Tag Archives: Question

‘Normal’ Eating

2 Jul

Have you ever wondered what ‘normal‘ eating is?  Yeah.  Me too.

This question comes to my mind a lot both as yoga teacher and as an advocate for eating disorder recovery.  What is ‘normal’ eating?  What is nourishment?  Can eating and nourishment be (de)coupled?

Registered dietitian Ellyn Satter is quoted in the NYtimes for her definition of normal eating.  Below are some exerts:

  • Normal eating is going to the table hungry and eating until you are satisfied.
  • Normal eating is being able to give some thought to your food selection so you get nutritious food, but not being so wary and restrictive that you miss out on enjoyable food.
  • It is leaving some cookies on the plate because you know you can have some again tomorrow, or it is eating more now because they taste so wonderful.
  • Normal eating is trusting your body to make up for your mistakes in eating.
  • Normal eating takes up some of your time and attention, but keeps its place as only one important area of your life

I appreciate these.  There is not a carb or -ism or rule to be found.

And, yet, is it really THAT simple?

Is ‘normal’ eating really about listening to our needs in the moment and honoring them with compassion?  The yoga of eating if you will…  (<—READ IT! :P)

Having spent time investigating my own nutrient needs (in good times and bad), I’m quite certain that there no STANDARD PRESCRIPTIVE DIET for ‘normal’ eating.  But, what does exist is a ‘normal,’ or better said, nourishing eating for every individual person.

Because my needs (raspberries please!) are uniquely my own, what is normal to me most certainly will not look or feel normal to you.  

And, why should they?!  


We can practice making nourishing choices in our daily diets and then ‘normal’-ize these choices.  

The question then begs:  How do you find your nourishing choices?  What do you listen to?  And, how do these choices manifest in your (normal) eating?

Let me know!


27 Mar

I once worked as a fitness intern at a retreat center somewhere in Vermont.  Along with the other interns, I led hikes every morning and assisted in classes.  Because, the guests cycled through the class dialogues remained cloyingly staged.  One liners and hollow motivational nuggets abounded.

But one of the lines stuck in my head…

FEAR:  False Evidence Appearing Real

Now, yes, that line is cliché.  And, yes, there is always an exception.  (Guns are pretty much just plain scary…)  But, fear is not narrating your story.  At least you do not have to allow it to.

One of my favorite Buddhist takes on fear speaks about how we ‘battle’ Fear by respecting it, acknowledging it, and simply (HA!) not ‘doing what our Fear says’.  The idea is not to bully it but rather to notice and experience our fears (real or imagined) and not take their bait.  That’s how we ‘slay’ our fears.  Or just kitty-ize them.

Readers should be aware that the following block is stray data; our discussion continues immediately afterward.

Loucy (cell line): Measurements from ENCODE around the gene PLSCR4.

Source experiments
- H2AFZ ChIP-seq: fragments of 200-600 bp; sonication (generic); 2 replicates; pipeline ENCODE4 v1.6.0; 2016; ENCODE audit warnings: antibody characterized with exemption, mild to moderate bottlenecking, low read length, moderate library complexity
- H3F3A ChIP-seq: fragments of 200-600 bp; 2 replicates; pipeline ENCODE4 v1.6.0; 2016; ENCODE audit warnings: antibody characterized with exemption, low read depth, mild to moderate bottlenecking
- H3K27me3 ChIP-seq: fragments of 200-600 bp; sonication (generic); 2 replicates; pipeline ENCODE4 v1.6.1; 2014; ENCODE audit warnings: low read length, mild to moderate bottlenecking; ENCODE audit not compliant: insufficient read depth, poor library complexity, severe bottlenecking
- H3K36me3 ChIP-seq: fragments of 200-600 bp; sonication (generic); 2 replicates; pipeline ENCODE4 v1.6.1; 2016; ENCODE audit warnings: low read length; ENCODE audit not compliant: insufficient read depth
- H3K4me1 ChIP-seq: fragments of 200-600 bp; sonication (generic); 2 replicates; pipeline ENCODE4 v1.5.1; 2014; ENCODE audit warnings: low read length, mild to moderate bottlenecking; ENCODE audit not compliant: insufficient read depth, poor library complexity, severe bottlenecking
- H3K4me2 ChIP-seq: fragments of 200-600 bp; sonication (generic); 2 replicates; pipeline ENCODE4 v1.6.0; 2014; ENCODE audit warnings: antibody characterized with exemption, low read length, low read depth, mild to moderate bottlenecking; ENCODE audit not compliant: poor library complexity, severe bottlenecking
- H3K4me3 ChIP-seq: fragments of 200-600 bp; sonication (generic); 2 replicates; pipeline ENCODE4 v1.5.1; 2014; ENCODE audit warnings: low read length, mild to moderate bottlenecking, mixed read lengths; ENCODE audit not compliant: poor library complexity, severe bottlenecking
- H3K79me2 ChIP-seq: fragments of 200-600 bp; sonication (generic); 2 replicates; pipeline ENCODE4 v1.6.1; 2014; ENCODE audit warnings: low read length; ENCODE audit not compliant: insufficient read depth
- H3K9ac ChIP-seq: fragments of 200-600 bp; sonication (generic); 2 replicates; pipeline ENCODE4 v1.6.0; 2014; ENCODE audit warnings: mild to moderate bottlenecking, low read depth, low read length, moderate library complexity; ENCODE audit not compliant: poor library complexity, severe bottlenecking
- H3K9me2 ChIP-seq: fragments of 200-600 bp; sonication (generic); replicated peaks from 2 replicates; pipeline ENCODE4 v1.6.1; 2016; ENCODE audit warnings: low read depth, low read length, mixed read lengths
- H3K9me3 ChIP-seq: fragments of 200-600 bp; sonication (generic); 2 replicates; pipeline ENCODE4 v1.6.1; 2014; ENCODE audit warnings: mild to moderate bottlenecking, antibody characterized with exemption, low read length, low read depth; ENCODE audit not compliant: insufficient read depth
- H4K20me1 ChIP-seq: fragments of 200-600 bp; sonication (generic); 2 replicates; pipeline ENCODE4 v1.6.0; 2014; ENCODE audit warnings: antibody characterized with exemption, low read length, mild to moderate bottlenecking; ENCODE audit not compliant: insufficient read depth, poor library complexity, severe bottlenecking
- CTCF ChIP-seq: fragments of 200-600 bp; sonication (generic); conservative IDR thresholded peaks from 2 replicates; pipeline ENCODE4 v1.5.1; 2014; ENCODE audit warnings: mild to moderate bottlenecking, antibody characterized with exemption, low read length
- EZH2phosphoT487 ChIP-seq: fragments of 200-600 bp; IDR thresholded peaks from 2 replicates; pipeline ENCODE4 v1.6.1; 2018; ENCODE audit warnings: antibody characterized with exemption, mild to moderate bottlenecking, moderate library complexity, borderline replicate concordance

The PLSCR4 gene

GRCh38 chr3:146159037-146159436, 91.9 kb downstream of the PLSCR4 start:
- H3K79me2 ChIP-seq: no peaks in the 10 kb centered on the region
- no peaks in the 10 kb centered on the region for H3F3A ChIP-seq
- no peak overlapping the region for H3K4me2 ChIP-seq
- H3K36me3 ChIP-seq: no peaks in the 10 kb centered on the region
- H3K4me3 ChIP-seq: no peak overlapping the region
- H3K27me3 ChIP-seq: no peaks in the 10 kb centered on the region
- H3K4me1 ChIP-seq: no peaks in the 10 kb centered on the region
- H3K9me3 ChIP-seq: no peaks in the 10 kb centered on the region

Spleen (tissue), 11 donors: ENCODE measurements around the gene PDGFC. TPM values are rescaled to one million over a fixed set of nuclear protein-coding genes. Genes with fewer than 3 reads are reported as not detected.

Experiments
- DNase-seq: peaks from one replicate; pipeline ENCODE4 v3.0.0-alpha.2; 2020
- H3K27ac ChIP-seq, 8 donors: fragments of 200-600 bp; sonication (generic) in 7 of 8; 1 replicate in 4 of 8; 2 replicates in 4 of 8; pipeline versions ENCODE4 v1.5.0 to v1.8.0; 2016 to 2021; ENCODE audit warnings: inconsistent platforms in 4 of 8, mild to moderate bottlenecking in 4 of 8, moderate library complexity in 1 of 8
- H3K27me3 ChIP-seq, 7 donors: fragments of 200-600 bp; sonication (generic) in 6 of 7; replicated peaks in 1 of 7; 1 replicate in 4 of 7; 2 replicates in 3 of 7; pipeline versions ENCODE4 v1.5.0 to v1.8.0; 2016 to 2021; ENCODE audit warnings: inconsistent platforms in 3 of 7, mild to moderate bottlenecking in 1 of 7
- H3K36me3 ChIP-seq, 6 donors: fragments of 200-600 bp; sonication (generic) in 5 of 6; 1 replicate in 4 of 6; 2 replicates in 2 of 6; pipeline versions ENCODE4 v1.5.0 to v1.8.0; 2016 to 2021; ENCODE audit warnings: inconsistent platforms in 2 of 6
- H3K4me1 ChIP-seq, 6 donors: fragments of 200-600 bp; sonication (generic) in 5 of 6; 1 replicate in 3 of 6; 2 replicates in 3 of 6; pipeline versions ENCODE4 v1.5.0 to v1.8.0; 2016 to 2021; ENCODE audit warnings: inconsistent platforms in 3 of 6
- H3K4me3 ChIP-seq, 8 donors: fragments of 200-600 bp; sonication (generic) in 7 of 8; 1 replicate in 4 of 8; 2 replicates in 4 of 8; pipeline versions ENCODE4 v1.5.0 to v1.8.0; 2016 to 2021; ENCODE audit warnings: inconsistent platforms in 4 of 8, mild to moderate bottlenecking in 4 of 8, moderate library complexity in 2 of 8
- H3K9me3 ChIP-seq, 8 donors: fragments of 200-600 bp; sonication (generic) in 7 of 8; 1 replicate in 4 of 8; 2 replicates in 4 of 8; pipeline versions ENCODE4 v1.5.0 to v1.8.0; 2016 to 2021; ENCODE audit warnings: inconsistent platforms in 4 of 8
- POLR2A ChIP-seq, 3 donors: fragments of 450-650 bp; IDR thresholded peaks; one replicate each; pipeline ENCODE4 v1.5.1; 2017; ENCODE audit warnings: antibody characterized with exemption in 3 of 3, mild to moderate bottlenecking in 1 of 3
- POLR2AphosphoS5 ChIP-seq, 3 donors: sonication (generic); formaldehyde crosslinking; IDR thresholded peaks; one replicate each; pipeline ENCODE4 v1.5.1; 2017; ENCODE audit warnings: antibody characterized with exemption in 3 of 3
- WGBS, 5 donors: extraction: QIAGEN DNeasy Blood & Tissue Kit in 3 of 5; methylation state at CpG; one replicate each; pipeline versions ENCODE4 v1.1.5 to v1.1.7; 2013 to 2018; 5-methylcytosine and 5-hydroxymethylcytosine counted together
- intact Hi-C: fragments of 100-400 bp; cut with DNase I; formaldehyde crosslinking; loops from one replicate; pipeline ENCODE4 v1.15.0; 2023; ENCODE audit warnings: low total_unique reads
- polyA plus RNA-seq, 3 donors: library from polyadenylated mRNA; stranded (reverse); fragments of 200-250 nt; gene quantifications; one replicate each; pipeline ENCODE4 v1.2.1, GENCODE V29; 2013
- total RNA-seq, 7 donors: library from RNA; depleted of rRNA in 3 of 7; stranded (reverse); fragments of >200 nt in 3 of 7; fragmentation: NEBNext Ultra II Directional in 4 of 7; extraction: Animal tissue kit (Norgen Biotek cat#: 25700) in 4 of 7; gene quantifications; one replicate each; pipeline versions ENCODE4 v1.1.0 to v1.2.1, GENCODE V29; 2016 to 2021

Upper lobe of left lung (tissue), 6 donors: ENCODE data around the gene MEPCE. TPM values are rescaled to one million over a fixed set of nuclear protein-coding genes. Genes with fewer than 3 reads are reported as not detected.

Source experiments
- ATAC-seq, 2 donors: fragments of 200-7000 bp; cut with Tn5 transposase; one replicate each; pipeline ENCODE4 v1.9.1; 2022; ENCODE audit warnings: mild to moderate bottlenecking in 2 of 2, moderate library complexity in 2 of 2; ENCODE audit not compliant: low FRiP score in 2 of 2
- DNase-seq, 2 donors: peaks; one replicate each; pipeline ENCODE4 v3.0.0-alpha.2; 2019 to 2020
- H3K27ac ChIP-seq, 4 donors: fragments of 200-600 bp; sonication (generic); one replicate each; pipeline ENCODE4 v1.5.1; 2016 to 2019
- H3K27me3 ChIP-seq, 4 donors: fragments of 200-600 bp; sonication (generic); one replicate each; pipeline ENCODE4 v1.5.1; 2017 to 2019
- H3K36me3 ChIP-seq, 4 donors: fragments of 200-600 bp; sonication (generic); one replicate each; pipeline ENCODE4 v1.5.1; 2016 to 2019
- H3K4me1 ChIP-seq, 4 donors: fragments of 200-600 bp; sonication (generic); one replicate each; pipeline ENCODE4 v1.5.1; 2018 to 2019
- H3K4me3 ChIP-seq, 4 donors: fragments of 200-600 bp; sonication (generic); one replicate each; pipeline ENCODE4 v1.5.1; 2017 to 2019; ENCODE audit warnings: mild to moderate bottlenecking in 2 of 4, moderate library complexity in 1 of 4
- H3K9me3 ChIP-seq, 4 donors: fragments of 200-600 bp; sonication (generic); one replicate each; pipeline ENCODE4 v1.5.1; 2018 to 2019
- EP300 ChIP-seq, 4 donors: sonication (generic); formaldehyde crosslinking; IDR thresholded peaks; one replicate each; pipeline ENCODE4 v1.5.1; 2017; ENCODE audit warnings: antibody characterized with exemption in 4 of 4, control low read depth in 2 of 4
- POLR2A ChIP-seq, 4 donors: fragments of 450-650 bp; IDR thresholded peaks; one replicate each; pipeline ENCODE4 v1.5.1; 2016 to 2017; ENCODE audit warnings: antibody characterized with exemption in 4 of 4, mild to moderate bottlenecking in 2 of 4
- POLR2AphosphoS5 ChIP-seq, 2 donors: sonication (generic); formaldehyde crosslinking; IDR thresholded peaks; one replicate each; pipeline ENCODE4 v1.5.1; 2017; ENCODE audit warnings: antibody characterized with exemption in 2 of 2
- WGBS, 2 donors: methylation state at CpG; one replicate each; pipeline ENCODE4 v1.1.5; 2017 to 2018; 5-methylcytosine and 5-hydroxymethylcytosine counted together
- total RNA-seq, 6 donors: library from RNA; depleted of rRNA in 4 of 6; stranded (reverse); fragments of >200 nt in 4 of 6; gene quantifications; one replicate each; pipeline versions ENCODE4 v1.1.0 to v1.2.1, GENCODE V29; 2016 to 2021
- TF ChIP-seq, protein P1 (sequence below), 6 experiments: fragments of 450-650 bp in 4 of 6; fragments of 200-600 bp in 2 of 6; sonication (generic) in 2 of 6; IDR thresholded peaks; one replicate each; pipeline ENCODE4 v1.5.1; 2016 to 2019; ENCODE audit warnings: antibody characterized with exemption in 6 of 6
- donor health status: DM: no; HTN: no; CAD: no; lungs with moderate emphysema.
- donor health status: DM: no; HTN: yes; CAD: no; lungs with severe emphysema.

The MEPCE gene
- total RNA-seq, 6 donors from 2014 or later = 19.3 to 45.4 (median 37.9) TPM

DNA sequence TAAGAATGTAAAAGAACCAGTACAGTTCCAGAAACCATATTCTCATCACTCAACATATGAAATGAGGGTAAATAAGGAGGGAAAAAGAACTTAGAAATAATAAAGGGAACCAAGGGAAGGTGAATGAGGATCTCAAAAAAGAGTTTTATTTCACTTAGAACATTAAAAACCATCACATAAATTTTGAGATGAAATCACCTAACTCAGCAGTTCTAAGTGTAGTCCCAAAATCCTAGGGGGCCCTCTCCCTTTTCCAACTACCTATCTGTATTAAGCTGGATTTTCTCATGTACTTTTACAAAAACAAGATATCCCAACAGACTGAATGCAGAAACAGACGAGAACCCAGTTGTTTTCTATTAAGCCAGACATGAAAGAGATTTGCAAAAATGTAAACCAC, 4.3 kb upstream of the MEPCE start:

This is not what we are doing…

Warning:  RANT ahead!

We are yelling, fighting, starving, and patrolling neighborhoods with weapons.  Yes.  We sadly are…

Why?  What’s so terrifying about a smile and a pause?  What’s so scary about being wrong?  Or, at least OPEN?

Laughs aside, I DO think fear is a problem.  Especially, when it leads our lives.  Whether it keeps us in doors (literal ones or ones of our mental constructs) or it unhinges our experience of this AMAZING world outside our doors, fear must be acknowledged but never act as knowledge.  Life is too big for that.  And, we do life and ourselves a disservice when we have it any other way.

I wanted to share an exert from an article reacting to the tragic Trayvon Martin shooting (may we all take a loving pause) and how it relates to our consciousness on fear.  I find the writings scarily true.

We live in a terrified age. You can’t ride a bicycle without a helmet. You can’t knock on your neighbor’s door. You can’t go on the Internet and talk to strangers because the People You Don’t Know are Bad and Dangerous.

Not as dangerous as you are. You stab and stab at the shadowy Beast and discover it is nothing but a scared boy running along the beach.

Nice people don’t have racism, these days. What they have is something else. Localized fear. Fear of the life outside the gates. You go here. We’ll go here. This is your street. This is my street. This is my school. This is your school. Stay where you don’t look Out Of Place to George Zimmerman, and you’ll be safe.”  (Source)

When did we decide not feel safe?  Oh right– when it got scary…  When we collectively decided to honor our Fear above all.  Could we stop? 


Remember Vermont:  False Evidence Appearing Real(ity).

Or, it could be!  Anyone else think it’s kitty-ize time? 😛